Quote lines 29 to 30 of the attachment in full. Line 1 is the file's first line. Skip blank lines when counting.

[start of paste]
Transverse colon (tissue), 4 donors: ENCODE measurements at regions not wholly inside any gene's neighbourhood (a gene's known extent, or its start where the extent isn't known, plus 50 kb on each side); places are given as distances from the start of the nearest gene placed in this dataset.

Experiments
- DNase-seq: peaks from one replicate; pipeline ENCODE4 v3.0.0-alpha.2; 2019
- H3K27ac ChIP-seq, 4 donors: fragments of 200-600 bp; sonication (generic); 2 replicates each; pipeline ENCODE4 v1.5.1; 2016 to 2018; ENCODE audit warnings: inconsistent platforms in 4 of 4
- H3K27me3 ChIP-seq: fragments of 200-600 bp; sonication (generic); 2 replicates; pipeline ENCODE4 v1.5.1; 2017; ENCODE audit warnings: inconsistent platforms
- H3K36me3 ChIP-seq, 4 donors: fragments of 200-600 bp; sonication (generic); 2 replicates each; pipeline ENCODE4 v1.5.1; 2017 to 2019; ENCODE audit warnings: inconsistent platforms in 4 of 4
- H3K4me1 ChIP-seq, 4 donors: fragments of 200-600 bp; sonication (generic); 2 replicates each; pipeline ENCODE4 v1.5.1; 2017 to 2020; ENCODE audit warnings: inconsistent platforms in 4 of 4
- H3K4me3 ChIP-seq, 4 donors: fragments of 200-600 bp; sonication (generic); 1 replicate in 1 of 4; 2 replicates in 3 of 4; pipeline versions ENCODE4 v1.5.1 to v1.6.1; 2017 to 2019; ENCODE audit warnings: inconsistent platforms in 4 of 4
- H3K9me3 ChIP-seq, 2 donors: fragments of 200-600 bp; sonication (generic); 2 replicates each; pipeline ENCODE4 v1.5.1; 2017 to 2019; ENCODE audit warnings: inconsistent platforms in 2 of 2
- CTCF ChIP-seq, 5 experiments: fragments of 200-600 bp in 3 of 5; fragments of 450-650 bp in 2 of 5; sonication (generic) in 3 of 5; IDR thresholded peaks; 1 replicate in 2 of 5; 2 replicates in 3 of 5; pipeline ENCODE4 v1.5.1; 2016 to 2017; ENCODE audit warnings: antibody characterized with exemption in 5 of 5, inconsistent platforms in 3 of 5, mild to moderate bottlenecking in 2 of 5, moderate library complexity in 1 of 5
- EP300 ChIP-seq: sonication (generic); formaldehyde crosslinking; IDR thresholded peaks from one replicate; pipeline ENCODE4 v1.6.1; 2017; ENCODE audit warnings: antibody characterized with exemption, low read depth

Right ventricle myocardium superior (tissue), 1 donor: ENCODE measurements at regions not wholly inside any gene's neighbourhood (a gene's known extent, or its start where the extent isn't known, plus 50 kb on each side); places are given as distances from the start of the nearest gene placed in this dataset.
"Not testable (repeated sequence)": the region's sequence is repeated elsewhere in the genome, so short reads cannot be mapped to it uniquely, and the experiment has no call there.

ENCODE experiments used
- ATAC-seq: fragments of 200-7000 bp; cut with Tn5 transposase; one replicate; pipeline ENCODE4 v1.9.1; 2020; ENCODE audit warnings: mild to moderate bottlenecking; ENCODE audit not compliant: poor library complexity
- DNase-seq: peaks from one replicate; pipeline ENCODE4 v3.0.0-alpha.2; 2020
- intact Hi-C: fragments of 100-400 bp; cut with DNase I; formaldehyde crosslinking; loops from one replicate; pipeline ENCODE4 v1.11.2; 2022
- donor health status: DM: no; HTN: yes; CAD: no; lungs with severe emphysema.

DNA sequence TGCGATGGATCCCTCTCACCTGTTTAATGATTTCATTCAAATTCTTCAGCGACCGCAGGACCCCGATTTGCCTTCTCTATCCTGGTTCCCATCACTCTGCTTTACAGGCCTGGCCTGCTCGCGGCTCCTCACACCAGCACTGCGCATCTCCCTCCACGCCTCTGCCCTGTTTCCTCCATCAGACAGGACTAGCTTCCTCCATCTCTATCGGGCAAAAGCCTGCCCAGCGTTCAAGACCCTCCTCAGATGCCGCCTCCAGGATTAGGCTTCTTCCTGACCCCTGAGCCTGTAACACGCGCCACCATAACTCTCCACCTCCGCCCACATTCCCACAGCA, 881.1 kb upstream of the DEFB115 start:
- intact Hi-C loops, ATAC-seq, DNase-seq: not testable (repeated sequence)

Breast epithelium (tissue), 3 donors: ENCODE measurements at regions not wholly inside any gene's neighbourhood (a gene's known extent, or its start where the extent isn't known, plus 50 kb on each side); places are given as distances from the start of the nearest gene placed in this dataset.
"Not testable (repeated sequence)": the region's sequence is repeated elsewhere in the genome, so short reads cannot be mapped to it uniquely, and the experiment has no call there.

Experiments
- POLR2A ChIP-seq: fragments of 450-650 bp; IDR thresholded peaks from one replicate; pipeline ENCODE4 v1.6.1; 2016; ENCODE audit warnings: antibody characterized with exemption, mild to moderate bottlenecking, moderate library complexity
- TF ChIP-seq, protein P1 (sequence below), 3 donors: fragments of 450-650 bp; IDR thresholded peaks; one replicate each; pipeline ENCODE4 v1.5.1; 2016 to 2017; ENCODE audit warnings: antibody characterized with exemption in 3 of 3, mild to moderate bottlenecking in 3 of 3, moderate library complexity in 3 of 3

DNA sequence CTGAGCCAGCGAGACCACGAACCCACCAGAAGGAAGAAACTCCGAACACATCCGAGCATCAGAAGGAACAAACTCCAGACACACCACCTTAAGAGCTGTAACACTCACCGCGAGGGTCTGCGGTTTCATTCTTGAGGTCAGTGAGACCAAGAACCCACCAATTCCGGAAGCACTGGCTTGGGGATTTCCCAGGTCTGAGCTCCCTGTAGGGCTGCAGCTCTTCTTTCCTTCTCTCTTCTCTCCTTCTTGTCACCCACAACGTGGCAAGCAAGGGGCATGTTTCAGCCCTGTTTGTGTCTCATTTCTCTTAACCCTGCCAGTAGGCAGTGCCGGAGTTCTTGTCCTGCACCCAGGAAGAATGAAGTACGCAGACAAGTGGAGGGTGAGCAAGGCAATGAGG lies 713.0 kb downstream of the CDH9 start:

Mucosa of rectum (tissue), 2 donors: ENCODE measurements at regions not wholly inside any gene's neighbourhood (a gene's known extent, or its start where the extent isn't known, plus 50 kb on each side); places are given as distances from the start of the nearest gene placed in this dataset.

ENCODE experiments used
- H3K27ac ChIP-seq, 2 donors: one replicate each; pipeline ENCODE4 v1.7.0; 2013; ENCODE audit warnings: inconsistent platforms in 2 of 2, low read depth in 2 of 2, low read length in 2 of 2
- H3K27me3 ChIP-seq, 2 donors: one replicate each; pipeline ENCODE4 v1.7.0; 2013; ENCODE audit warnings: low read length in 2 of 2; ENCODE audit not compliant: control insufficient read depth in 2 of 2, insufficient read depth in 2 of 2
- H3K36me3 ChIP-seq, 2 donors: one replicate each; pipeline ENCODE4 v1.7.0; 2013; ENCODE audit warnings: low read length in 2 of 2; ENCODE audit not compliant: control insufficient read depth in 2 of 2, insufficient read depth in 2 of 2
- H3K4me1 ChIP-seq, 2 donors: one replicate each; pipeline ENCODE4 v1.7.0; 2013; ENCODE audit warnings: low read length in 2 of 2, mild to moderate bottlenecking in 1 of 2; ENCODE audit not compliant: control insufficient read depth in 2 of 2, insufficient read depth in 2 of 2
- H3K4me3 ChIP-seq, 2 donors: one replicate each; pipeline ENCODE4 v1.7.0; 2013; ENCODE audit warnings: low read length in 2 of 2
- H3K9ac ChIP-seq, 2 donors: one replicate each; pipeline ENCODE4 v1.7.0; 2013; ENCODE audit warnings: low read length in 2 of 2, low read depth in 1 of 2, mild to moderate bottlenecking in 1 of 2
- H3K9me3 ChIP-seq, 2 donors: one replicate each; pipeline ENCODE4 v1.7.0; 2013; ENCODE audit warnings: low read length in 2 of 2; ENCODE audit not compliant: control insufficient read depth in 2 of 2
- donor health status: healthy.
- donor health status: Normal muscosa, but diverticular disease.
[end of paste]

- H3K27ac ChIP-seq, 2 donors: one replicate each; pipeline ENCODE4 v1.7.0; 2013; ENCODE audit warnings: inconsistent platforms in 2 of 2, low read depth in 2 of 2, low read length in 2 of 2
- H3K27me3 ChIP-seq, 2 donors: one replicate each; pipeline ENCODE4 v1.7.0; 2013; ENCODE audit warnings: low read length in 2 of 2; ENCODE audit not compliant: control insufficient read depth in 2 of 2, insufficient read depth in 2 of 2